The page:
6. Strain-Damerell, C. and N.A. Burgess-Brown, High-Throughput Site-Directed Mutagenesis, in High-Throughput Protein Production and Purification: Methods and Protocols, R. Vincentelli, Editor. 2019, Springer New York: New York, NY. p. 281-296.
  7. Keates, T., et al., Expressing the human proteome for affinity proteomics: optimising expression of soluble protein domains and in vivo biotinylation. New Biotechnology, 2012. 29(5): p. 515-525.
  8. Rose, N., et al., Plant growth regulator daminozide is a selective inhibitor of human KDM2/7 histone demethylases. Journal of medicinal chemistry, 2012. 55(14): p. 6639-6643.
  9. Philpott, M., et al., Assessing cellular efficacy of bromodomain inhibitors using fluorescence recovery after photobleaching. Epigenetics and Chromatin, 2014. 7(1): p. 14.
  10. Yu, W., et al., A scintillation proximity assay for histone demethylases. Analytical Biochemistry, 2014. 463: p. 54-60.
  11. Bavetsias, V., et al., 8-Substituted Pyrido[3,4-d]pyrimidin-4(3H)-one Derivatives As Potent, Cell Permeable, KDM4 (JMJD2) and KDM5 (JARID1) Histone Lysine Demethylase Inhibitors. Journal of Medicinal Chemistry, 2016. 59(4): p. 1388-1409.
  12. Johansson, C., et al., Structural analysis of human KDM5B guides histone demethylase inhibitor development. Nature chemical biology, 2016. 12(7): p. 539-545.
  13. Tumber, A., et al., Potent and Selective KDM5 Inhibitor Stops Cellular Demethylation of H3K4me3 at Transcription Start Sites and Proliferation of MM1S Myeloma Cells. Cell Chemical Biology, 2017. 24(3): p. 371-380.
  14. Rödstrom, K., et al., A lower X-gate in TASK channels traps inhibitors within the vestibule. Nature. 582: p. 443-450.
  15. Quigley, A., et al., The Structural Basis of ZMPSTE24-Dependent Laminopathies. Science, 2013. 339(6127): p. 1604.
  16. Shintre, C.A., et al., Structures of ABCB10, a human ATP-binding cassette transporter in apo- and nucleotide-bound states. Proceedings of the National Academy of Sciences, 2013. 110(24): p. 9710.
  17. Dong, Y.Y., et al., K2P channel gating mechanisms revealed by structures of TREK-2 and a complex with Prozac. Science, 2015. 347(6227): p. 1256.
  18. Grieben, M., et al., Structure of the polycystic kidney disease TRP channel Polycystin-2 (PC2). Nat Struct Mol Biol, 2017. 24(2): p. 114-122.
  19. Dong, Y.Y., et al., Structures of DPAGT1 Explain Glycosylation Disease Mechanisms and Advance TB Antibiotic Design. Cell, 2018. 175(4): p. 1045-1058.e16.
  20. Bushell, S., et al., The structural basis of lipid scrambling and inactivation in the endoplasmic reticulum scramblase TMEM16K. Nature Communications, 2019. 10: p. Article: 3956 (2019).
  21. Rödström, K.E.J., et al., A unique lower X-gate in TASK channels traps inhibitors within the vestibule. bioRxiv, 2019: p. 706168.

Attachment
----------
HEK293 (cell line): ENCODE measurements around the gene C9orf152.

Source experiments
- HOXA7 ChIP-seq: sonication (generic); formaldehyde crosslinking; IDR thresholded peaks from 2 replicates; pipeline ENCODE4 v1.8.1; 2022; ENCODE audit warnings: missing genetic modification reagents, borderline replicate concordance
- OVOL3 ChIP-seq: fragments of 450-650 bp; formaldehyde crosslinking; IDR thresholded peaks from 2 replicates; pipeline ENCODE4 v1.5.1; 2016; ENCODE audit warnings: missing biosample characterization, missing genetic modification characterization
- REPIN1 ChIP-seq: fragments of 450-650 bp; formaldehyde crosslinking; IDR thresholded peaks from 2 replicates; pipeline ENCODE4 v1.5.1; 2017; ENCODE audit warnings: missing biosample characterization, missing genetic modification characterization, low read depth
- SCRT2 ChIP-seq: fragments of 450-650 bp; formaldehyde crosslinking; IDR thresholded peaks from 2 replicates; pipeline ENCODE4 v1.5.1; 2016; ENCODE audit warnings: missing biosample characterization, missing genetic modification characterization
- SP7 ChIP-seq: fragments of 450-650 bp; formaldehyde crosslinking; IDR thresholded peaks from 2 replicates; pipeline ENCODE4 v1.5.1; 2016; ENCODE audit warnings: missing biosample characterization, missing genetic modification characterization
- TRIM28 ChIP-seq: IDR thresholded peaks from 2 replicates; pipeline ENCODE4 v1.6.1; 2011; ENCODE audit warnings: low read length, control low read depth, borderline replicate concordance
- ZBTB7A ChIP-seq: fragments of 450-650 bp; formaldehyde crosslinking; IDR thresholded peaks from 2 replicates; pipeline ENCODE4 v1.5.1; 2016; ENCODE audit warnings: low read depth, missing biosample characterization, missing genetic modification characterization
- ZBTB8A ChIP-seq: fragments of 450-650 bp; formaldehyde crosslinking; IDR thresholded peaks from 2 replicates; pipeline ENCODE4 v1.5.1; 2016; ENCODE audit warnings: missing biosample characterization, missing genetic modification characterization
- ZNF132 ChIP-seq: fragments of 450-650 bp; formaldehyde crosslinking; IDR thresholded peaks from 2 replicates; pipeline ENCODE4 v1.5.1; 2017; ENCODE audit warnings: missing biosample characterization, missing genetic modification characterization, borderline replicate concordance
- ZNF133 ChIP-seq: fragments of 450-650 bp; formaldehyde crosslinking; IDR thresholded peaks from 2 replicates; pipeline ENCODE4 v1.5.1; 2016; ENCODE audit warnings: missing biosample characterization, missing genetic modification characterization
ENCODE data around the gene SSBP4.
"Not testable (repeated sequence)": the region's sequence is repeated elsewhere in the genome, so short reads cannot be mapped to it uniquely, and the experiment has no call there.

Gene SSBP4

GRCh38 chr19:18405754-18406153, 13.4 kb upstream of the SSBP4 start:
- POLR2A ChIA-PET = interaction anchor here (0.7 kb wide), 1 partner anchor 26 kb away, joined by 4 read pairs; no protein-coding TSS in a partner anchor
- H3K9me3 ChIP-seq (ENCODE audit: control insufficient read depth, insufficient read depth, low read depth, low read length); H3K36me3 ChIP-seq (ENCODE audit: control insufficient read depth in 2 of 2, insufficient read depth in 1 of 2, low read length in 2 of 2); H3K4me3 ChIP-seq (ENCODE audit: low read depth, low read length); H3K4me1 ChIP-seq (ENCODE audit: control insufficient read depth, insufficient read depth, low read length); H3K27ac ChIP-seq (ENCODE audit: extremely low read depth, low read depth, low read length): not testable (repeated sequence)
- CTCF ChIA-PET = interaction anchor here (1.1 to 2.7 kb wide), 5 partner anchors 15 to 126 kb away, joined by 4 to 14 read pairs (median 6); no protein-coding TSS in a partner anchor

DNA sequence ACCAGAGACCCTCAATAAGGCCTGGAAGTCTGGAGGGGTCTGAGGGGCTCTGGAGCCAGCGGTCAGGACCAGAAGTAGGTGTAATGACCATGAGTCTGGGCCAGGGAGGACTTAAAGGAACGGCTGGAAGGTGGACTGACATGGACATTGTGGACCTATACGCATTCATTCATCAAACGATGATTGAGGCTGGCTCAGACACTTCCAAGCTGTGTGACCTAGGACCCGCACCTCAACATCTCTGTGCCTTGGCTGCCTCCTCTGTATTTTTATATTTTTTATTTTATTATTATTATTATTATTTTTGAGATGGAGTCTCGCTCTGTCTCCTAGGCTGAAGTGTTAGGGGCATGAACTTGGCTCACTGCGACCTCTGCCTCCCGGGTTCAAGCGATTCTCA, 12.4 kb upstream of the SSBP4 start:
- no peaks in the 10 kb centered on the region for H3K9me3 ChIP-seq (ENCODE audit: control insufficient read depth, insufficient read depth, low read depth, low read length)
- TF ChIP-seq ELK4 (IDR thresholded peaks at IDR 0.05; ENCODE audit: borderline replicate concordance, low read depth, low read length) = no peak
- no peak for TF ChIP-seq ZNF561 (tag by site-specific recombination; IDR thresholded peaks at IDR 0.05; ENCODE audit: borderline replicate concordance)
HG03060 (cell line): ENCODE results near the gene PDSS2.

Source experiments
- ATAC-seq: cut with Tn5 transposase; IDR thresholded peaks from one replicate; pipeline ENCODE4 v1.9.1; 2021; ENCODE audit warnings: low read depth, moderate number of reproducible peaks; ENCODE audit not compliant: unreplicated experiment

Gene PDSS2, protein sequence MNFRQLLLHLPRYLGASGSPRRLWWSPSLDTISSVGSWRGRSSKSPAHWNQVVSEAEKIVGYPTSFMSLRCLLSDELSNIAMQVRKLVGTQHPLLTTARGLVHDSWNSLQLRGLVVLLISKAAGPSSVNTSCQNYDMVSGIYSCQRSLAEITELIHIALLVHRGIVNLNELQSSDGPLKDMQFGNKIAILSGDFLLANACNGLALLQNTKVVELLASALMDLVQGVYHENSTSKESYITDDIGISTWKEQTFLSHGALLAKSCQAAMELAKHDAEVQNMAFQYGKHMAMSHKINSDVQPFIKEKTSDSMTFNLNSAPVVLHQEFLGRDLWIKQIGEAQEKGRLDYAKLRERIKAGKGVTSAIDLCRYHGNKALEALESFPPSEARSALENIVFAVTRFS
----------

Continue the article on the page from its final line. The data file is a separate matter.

22. Superti-Furga, G., et al., The RESOLUTE consortium: unlocking SLC transporters for drug discovery. Nature reviews. Drug discovery, 2020. 19(7): p. 429-430.
  23. Bulbrook, D., et al., Tryptophan-Mediated Interactions between Tristetraprolin and the CNOT9 Subunit Are Required for CCR4-NOT Deadenylase Complex Recruitment. Journal of Molecular Biology, 2018. 430(5): p. 722-736.
  24. Emmenegger, M., et al., Early peak and rapid decline of SARS-CoV-2 seroprevalence in a Swiss metropolitan region. medRxiv, 2020: p. 2020.05.31.20118554.
  25. The National SARS-CoV-2 Serology Assay Evaluation Group, T.N.S.-C.-S.A.E.G., Manuscript preprint: Head-to-head benchmark evaluation of the sensitivity and specificity of five immunoassays for SARS-CoV-2 serology on >1500 samples. 2020.
  26. Chalk, R., et al., High-Throughput Mass Spectrometry Applied to Structural Genomics. Chromatography, 2014. 1(4): p. 159-175.
  27. McCorvie, T.J., et al., Molecular basis of classic galactosemia from the structure of human galactose 1-phosphate uridylyltransferase. Human Molecular Genetics, 2016. 25(11): p. 2234-2244.
  28. Froese, D.S., et al., Structural basis for the regulation of human 5,10-methylenetetrahydrofolate reductase by phosphorylation and S-adenosylmethionine inhibition. Nat Commun, 2018. 9(1): p. 2261.
  29. Froese, D.S., et al., Structural Insights into the MMACHC-MMADHC Protein Complex Involved in Vitamin B12 Trafficking. J Biol Chem, 2015. 290(49): p. 29167-77.
  30. Berridge, G., et al., High-performance liquid chromatography separation and intact mass analysis of detergent-solubilized integral membrane proteins. Analytical Biochemistry, 2011. 410(2): p. 272-280.
  31. Tanner, R., et al., Serum indoleamine 2,3-dioxygenase activity is associated with reduced immunogenicity following vaccination with MVA85A. BMC Infect Dis, 2014. 14: p. 660.
  32. McClenaghan, C., et al., Glibenclamide reverses cardiovascular abnormalities of Cantu syndrome driven by KATP channel overactivity. The Journal of clinical investigation, 2020. 130(3): p. 1116-1121.
  33. Gill, M.R., et al., An 111In-labelled bis-ruthenium(ii) dipyridophenazine theranostic complex: mismatch DNA binding and selective radiotoxicity towards MMR-deficient cancer cells. Chemical Science, 2020. 11(33): p. 8936-8944.